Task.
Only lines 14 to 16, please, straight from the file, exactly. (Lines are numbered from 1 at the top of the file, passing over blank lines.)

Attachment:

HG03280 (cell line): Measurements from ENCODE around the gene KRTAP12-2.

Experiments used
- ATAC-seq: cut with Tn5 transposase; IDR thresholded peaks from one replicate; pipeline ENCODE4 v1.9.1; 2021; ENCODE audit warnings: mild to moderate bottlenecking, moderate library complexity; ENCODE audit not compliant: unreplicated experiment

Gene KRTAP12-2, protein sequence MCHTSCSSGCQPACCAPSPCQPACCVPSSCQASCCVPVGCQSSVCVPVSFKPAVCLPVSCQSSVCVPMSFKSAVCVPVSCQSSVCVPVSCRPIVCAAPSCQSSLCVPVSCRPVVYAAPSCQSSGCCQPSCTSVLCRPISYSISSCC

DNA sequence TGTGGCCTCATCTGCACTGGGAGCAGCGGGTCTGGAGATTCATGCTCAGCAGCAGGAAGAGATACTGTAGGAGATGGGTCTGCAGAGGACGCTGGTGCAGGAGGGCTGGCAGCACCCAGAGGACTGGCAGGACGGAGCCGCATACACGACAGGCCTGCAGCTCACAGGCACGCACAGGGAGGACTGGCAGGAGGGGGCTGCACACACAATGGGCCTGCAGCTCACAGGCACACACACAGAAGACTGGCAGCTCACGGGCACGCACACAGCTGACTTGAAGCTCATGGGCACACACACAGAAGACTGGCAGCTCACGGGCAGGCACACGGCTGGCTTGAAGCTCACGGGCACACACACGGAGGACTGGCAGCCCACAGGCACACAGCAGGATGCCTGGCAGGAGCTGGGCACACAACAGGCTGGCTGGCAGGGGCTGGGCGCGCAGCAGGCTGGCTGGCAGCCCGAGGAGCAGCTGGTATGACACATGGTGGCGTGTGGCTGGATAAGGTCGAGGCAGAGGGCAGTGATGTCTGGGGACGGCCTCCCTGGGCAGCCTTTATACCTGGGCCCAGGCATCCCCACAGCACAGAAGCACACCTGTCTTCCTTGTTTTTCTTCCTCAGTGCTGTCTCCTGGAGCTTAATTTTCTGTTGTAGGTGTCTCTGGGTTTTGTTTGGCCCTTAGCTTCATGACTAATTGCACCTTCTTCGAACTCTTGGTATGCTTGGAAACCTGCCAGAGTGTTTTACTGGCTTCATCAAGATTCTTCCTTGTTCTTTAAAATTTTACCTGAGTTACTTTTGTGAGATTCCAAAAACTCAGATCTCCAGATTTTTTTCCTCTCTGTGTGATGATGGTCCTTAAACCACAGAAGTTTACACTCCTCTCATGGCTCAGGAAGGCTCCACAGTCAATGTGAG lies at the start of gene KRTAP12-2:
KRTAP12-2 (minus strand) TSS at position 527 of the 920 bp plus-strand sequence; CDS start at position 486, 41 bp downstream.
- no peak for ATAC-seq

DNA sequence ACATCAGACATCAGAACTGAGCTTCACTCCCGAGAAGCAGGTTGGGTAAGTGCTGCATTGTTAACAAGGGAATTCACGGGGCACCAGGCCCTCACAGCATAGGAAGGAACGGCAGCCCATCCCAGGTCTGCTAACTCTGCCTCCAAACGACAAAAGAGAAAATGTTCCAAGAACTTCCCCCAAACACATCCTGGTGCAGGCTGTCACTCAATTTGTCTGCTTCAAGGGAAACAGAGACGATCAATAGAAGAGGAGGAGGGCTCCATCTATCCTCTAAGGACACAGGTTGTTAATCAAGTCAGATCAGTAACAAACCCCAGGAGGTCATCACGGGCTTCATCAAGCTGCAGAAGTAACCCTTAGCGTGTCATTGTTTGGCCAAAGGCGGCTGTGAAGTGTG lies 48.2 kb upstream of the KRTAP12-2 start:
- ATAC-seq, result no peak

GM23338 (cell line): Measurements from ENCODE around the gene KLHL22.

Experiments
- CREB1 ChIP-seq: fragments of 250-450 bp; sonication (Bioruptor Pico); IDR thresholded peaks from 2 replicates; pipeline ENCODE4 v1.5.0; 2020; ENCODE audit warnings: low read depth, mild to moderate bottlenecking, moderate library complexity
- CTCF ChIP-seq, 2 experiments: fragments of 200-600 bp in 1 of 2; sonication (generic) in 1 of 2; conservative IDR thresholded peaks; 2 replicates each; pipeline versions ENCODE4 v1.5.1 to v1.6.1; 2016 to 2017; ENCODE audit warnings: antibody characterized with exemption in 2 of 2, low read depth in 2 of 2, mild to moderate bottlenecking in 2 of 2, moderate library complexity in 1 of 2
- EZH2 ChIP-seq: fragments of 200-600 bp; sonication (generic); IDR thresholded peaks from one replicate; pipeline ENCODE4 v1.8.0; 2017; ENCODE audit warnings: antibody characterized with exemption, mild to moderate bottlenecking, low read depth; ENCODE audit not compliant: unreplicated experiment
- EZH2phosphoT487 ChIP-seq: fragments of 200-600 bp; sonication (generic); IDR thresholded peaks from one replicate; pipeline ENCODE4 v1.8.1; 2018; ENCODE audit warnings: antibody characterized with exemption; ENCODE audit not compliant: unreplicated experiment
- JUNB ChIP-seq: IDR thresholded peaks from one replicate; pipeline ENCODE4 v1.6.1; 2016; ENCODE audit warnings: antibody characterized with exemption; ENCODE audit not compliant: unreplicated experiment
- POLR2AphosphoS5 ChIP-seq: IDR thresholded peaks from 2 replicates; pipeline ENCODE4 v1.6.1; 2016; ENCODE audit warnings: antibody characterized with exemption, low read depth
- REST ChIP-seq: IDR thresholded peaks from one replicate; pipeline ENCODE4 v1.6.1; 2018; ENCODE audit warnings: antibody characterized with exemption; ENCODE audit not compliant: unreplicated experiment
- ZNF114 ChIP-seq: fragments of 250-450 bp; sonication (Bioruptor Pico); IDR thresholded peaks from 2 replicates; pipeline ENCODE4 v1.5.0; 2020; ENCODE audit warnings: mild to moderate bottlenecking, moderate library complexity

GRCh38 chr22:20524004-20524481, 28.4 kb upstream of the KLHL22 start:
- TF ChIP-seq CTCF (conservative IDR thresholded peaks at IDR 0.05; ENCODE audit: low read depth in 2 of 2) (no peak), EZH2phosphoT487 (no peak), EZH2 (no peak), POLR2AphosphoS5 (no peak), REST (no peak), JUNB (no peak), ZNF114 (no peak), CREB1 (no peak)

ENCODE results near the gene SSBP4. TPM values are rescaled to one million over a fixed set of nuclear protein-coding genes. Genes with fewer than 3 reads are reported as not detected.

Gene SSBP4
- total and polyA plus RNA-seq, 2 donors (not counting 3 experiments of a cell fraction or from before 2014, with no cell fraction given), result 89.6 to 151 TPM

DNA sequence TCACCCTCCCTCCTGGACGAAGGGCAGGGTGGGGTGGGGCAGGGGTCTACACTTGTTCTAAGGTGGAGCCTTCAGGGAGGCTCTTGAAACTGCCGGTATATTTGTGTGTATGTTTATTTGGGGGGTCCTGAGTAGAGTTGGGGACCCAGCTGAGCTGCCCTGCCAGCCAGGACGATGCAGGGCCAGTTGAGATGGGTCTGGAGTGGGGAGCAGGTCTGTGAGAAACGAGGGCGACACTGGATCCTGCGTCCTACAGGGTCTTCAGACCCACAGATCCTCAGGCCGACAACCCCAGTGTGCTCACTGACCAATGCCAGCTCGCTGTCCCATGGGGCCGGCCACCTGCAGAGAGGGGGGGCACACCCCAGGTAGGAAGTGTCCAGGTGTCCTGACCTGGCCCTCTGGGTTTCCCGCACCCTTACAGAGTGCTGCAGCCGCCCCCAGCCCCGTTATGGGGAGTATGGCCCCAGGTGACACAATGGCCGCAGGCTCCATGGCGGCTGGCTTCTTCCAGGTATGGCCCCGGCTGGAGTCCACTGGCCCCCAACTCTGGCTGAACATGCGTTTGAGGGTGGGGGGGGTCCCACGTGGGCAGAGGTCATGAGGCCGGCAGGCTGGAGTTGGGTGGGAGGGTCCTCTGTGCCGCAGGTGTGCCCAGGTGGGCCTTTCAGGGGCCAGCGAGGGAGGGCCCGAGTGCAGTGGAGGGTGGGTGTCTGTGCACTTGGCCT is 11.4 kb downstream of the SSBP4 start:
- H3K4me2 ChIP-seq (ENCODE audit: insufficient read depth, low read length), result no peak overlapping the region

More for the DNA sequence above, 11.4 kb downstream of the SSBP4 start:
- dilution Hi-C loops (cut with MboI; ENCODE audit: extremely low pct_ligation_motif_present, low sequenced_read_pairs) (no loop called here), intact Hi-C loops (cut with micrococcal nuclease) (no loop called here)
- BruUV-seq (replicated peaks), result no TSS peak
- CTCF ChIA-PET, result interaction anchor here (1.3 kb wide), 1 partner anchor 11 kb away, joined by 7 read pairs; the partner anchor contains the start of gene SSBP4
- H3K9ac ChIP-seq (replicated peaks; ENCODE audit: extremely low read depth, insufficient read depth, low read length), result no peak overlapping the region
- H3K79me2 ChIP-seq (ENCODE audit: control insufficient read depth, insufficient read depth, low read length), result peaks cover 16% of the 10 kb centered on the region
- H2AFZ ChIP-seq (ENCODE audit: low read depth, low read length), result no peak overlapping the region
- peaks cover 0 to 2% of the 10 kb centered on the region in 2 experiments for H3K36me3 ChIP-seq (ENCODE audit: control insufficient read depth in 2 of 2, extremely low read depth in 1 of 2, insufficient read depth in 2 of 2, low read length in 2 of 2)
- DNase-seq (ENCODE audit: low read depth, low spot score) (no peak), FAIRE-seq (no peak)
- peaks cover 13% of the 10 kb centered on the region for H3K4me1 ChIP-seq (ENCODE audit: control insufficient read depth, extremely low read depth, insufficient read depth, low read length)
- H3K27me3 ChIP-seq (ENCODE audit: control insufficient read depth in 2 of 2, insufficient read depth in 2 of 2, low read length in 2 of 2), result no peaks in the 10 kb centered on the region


- EZH2 ChIP-seq: fragments of 200-600 bp; sonication (generic); IDR thresholded peaks from one replicate; pipeline ENCODE4 v1.8.0; 2017; ENCODE audit warnings: antibody characterized with exemption, mild to moderate bottlenecking, low read depth; ENCODE audit not compliant: unreplicated experiment
- EZH2phosphoT487 ChIP-seq: fragments of 200-600 bp; sonication (generic); IDR thresholded peaks from one replicate; pipeline ENCODE4 v1.8.1; 2018; ENCODE audit warnings: antibody characterized with exemption; ENCODE audit not compliant: unreplicated experiment
- JUNB ChIP-seq: IDR thresholded peaks from one replicate; pipeline ENCODE4 v1.6.1; 2016; ENCODE audit warnings: antibody characterized with exemption; ENCODE audit not compliant: unreplicated experiment